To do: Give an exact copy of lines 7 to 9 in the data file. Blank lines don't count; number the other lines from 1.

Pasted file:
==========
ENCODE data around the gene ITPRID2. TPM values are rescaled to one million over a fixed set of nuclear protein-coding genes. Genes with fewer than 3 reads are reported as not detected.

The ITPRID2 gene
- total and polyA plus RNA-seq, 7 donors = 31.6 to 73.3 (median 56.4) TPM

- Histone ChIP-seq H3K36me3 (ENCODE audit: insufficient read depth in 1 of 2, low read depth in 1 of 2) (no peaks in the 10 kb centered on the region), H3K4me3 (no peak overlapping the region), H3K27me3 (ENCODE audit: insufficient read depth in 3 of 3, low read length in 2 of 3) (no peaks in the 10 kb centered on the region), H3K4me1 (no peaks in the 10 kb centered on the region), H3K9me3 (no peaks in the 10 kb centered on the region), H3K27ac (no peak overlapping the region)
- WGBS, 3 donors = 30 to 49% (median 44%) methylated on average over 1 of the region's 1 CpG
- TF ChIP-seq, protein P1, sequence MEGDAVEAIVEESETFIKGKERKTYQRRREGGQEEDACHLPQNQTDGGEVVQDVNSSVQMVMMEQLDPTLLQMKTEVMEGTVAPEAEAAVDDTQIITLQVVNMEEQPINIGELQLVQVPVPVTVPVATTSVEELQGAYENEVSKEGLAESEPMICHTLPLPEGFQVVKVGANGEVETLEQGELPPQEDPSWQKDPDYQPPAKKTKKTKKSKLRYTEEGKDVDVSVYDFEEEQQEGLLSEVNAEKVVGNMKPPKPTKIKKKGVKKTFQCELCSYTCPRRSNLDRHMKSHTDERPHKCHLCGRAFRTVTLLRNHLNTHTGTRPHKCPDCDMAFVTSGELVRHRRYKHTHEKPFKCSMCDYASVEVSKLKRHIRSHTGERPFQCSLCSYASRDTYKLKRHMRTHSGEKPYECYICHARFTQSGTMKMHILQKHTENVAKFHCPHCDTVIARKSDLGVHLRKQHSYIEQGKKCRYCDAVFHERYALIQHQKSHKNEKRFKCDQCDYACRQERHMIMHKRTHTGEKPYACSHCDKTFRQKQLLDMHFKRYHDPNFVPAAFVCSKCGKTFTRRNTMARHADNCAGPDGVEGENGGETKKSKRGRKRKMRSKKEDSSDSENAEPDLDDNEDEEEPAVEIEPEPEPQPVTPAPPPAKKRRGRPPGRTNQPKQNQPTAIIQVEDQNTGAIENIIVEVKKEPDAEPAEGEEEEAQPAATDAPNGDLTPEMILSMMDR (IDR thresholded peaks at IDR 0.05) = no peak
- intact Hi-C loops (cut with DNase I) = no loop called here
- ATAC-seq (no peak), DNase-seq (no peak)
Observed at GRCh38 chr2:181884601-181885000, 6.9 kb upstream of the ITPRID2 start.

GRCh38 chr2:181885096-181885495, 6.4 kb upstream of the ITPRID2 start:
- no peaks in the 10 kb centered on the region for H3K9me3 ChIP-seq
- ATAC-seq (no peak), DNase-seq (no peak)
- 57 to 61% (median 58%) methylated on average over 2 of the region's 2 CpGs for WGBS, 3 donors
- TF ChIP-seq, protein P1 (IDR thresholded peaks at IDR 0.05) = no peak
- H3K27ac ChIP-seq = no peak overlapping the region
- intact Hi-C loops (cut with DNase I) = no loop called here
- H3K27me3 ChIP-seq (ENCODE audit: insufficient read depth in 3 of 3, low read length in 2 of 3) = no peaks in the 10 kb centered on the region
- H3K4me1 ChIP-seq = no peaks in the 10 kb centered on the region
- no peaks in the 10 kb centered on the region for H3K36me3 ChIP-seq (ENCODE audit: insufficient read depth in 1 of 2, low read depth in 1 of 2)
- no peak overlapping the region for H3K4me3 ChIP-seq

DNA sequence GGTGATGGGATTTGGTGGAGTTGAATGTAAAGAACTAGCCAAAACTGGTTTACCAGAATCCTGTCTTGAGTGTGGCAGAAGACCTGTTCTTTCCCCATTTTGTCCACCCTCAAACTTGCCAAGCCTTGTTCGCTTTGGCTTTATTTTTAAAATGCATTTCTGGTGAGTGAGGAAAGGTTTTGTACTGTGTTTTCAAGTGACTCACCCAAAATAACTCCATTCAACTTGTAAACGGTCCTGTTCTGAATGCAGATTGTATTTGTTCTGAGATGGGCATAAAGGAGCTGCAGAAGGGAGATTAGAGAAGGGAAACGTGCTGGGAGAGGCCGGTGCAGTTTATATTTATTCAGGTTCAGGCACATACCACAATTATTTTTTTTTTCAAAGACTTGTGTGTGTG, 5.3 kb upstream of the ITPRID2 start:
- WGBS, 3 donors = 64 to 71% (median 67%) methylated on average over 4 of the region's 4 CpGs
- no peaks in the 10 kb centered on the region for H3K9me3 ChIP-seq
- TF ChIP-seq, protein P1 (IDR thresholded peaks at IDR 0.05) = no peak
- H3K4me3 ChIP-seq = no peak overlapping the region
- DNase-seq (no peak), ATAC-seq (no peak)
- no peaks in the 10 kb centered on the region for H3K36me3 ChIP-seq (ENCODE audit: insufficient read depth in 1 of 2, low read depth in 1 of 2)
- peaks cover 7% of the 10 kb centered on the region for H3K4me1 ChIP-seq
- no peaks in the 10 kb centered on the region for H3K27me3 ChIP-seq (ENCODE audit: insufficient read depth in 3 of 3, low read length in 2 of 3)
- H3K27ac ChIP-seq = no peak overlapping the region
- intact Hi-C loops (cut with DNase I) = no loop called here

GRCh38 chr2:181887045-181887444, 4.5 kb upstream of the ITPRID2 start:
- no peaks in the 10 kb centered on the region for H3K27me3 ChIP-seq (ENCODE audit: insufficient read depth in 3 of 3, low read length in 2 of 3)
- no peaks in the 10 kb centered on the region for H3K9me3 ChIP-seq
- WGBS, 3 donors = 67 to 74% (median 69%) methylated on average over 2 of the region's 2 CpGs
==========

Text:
- intact Hi-C loops (cut with DNase I) = no loop called here
- ATAC-seq (no peak), DNase-seq (no peak)
Observed at GRCh38 chr2:181884601-181885000, 6.9 kb upstream of the ITPRID2 start.